- The opposition Labor Party overthrew two large majorities
- Defeats heaps of pressure on PM Sunak
- Opinion polls are seen as a test of popular support ahead of national elections
LONDON, Oct 20 (Reuters) – Britain’s Labor Party dealt a crushing blow to Prime Minister Rishi Sunak’s Conservative Party on Friday, winning two previously safe parliamentary seats, a victory its leader Keir Starmer said showed voters wanted change in the upcoming national election.
The double defeat showed a significant decline in support for the ruling Conservative Party, which has won the last four national elections, and indicates that Labor is on its way to winning power for the first time since 2010 in elections expected next year.
While the ruling party often loses so-called by-elections, the scale of the defeat in two parliamentary seats that the Conservatives have held for years increases the pressure on Sunak, who took power almost a year ago after the ruling party became embroiled in scandal and chaos under previous leaders.
Starmer, who has moved his Labor Party closer to the centre, said the two votes showed that “Labour is back serving the working class and redrawing the political map.”
“The victory in the Tory strongholds shows that people overwhelmingly want change and are willing to put their trust in a changed Labor Party to deliver it,” he said in a statement.
Labor won the seat of Midfordshire, an area about 50 miles (80 km) north of London, overcoming a majority of around 25,000, making it the largest deficit the party has overcome in a by-election since 1945.
Labor also swept away a large majority in Tamworth, another former Conservative stronghold, a largely rural constituency in central England, where the party has its second-highest Tory swing since World War II.
Many Conservatives had already resigned themselves to losing the two votes, blaming former lawmakers for handing victory to Labor because of the turbulent circumstances that followed their resignations. But many said Sunak still had time to try to restore Starmer’s party’s significant lead in the polls, but he would have to make a bolder offer to voters.
The Conservative Party has only won one of the last 12 by-elections in this Parliament, and half of the contests were caused by politicians resigning due to misconduct.
Greg Hands, chairman of the Conservative campaign, pointed to the low turnout, saying the Conservatives must find a way to get their traditional supporters to get out the vote.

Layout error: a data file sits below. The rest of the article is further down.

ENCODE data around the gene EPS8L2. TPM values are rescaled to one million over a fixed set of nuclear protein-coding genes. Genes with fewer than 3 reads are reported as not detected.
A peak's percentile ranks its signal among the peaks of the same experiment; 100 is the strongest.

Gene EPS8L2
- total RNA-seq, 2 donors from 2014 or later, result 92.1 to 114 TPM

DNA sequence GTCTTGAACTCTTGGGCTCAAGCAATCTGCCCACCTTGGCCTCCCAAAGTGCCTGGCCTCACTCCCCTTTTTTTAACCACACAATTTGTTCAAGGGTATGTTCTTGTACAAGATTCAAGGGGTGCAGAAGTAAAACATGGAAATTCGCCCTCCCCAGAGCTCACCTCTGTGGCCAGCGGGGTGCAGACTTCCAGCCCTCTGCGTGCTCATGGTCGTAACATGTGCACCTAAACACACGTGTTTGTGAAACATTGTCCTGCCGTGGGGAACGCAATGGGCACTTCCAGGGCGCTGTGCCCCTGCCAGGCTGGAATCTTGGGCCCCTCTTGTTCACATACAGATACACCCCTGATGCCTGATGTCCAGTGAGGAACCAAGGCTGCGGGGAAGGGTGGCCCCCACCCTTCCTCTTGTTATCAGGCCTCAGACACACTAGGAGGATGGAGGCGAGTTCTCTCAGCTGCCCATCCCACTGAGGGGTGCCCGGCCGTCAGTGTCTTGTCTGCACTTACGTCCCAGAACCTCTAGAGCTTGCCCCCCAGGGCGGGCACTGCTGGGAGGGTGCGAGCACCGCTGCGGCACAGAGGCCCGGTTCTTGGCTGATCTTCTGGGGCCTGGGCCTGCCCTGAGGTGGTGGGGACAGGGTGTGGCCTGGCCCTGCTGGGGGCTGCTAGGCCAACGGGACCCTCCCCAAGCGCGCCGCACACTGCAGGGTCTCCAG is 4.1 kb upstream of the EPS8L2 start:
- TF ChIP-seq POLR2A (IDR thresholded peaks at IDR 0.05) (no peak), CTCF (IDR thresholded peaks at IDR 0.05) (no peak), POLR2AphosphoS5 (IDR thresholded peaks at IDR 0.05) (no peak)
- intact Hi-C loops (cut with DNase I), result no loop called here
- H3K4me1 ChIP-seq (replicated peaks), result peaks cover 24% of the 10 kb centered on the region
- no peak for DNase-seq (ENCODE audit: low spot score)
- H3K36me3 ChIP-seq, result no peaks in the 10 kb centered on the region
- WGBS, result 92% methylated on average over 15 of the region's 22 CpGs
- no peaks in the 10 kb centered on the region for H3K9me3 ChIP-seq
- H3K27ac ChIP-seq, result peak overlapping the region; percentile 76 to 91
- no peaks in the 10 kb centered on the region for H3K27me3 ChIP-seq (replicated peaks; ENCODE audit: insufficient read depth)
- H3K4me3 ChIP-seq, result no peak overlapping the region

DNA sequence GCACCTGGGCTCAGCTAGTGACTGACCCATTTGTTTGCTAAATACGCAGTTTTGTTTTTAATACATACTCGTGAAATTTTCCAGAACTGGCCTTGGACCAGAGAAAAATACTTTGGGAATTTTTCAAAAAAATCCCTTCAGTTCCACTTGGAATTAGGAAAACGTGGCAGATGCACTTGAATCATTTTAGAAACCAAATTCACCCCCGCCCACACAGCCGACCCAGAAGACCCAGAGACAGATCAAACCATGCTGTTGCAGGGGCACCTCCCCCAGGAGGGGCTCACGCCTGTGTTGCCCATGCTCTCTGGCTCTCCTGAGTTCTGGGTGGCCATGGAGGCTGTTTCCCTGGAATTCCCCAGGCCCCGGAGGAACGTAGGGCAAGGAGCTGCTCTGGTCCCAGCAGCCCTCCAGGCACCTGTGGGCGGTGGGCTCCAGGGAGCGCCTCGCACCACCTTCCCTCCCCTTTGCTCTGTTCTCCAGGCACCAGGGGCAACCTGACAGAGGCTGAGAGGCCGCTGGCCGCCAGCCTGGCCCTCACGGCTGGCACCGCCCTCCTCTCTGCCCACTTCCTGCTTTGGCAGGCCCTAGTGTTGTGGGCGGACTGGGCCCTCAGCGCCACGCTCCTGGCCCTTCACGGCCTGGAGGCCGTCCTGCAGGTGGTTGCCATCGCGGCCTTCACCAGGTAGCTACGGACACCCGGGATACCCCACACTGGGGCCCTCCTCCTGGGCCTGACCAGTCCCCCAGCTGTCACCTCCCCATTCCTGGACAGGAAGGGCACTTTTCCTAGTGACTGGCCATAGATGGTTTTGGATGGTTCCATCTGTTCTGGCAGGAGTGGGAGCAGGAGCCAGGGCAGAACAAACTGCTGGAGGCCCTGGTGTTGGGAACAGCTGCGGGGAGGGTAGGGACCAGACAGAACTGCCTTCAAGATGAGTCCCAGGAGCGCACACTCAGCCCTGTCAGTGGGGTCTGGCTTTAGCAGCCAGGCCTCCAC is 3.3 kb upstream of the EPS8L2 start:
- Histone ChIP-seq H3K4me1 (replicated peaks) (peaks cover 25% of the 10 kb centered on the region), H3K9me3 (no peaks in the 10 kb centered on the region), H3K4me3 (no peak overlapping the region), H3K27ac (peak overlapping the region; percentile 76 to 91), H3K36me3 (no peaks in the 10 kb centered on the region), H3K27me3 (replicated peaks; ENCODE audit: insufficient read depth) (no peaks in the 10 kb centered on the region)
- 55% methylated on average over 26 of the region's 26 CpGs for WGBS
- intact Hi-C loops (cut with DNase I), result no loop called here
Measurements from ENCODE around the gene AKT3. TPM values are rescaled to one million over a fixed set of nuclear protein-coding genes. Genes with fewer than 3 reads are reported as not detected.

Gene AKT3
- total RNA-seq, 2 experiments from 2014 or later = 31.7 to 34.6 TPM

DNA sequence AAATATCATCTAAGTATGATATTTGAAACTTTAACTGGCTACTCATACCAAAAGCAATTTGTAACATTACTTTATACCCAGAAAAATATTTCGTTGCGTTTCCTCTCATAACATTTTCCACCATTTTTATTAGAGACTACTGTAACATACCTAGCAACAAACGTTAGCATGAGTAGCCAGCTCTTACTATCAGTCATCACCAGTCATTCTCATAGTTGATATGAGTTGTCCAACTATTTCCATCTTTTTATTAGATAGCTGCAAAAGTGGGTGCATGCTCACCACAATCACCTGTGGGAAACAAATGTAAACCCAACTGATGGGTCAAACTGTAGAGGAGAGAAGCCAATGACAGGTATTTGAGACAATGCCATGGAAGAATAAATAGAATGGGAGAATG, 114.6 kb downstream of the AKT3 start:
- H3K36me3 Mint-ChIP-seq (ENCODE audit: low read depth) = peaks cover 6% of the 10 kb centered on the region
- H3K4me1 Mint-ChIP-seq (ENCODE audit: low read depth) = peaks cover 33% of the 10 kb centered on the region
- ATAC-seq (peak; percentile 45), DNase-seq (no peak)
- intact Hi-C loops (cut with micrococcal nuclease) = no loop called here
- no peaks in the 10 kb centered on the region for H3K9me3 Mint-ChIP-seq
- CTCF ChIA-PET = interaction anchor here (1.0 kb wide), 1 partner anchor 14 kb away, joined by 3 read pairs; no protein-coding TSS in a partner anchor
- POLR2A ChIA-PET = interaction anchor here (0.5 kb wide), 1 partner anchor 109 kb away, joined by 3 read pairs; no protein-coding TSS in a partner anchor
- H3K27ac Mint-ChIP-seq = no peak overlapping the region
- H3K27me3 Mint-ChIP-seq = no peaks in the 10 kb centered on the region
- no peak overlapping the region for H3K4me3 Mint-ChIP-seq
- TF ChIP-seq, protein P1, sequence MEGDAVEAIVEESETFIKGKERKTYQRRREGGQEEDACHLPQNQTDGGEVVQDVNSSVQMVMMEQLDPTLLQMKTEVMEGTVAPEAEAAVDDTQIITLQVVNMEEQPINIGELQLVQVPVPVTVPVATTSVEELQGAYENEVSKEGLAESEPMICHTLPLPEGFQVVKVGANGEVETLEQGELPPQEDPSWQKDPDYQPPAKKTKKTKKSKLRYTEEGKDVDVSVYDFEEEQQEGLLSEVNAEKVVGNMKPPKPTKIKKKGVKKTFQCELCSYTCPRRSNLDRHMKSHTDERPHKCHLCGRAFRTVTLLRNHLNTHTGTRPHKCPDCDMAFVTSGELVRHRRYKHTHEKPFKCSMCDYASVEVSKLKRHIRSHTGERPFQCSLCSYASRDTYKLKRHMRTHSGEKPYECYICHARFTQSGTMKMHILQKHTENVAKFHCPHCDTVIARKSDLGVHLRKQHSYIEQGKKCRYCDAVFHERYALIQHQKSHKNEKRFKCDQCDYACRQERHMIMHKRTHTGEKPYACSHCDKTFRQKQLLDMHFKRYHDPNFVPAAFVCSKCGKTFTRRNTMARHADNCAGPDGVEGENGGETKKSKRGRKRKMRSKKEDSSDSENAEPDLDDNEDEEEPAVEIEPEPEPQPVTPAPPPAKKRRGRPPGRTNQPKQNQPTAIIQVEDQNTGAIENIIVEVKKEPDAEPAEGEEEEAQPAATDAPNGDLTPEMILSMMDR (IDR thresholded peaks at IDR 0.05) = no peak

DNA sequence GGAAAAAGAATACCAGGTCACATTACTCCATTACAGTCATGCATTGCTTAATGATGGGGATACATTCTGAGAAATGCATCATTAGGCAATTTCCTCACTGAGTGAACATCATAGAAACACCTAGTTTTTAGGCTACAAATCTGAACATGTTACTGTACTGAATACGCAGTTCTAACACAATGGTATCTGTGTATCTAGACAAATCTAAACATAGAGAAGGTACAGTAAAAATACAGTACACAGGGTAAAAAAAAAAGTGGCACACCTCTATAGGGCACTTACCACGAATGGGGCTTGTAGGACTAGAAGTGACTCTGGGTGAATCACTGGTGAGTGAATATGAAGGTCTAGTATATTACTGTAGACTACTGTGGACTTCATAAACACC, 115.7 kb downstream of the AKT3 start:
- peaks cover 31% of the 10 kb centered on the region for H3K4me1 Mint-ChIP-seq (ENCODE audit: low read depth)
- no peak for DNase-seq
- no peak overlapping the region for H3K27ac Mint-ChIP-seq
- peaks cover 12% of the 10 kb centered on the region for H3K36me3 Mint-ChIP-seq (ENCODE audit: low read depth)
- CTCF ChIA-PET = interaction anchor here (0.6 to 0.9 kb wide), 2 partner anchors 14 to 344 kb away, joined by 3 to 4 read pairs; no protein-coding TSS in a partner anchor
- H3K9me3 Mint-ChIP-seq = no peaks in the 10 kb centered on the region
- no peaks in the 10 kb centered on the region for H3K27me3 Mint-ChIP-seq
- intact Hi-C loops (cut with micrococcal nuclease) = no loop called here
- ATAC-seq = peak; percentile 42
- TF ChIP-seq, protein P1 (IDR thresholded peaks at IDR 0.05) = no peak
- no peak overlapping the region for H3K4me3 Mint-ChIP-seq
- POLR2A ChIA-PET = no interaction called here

“I didn’t see any enthusiasm for the Labor Party,” he said.
Sunak, a 43-year-old former investment banker, has tried to portray himself as a bold reformer, no longer the cautious technocrat who restored some of Britain’s credibility after scandal and chaos forced his two predecessors from office.
But with voters angry about high inflation, economic stagnation and long waiting periods for state-run health services, Sunak is running out of time and opportunity to close the gap with Labour, who has enjoyed a huge poll lead over the Conservatives. For more than a year.
In a speech at his party conference this month, Sunak sought to portray himself as a tough decision-maker focused on reviving the economy while meeting what he said were public demands to ease steps to reach climate change targets and “park the boats.” “To combat illegal immigration.
Local measures have so far failed to change opinion polls, but Sunak hopes he can establish himself as a statesman before the next election. He is now in the Middle East where he is encouraging countries to avoid further escalation in the conflict between Israel and Hamas.
One Conservative lawmaker said Sunak and his finance minister Jeremy Hunt needed a “radical rethink” and urged the government to introduce tax cuts to win over voters.
The contests in Medfordshire and Tamworth were sparked by the resignation of prominent politicians close to former Prime Minister Boris Johnson.
Former minister Nadine Dorris resigned due to her failure to obtain a role in the upper house of Parliament, while Chris Pincher resigned in Tamworth after he was suspended from working in Parliament for groping men in a London club.
Labor won the seat of Durres, which had been held by the Conservatives since 1931, by a majority of more than 1,100 votes. In Tamworth, Labor candidate Sarah Edwards won with a majority of more than 1,300 votes.
Peter Kyle, a senior Labor lawmaker, said his party had caused a “political earthquake”.
(Reporting by Andrew MacAskill and Elizabeth Piper) Editing by Raju Gopalakrishnan
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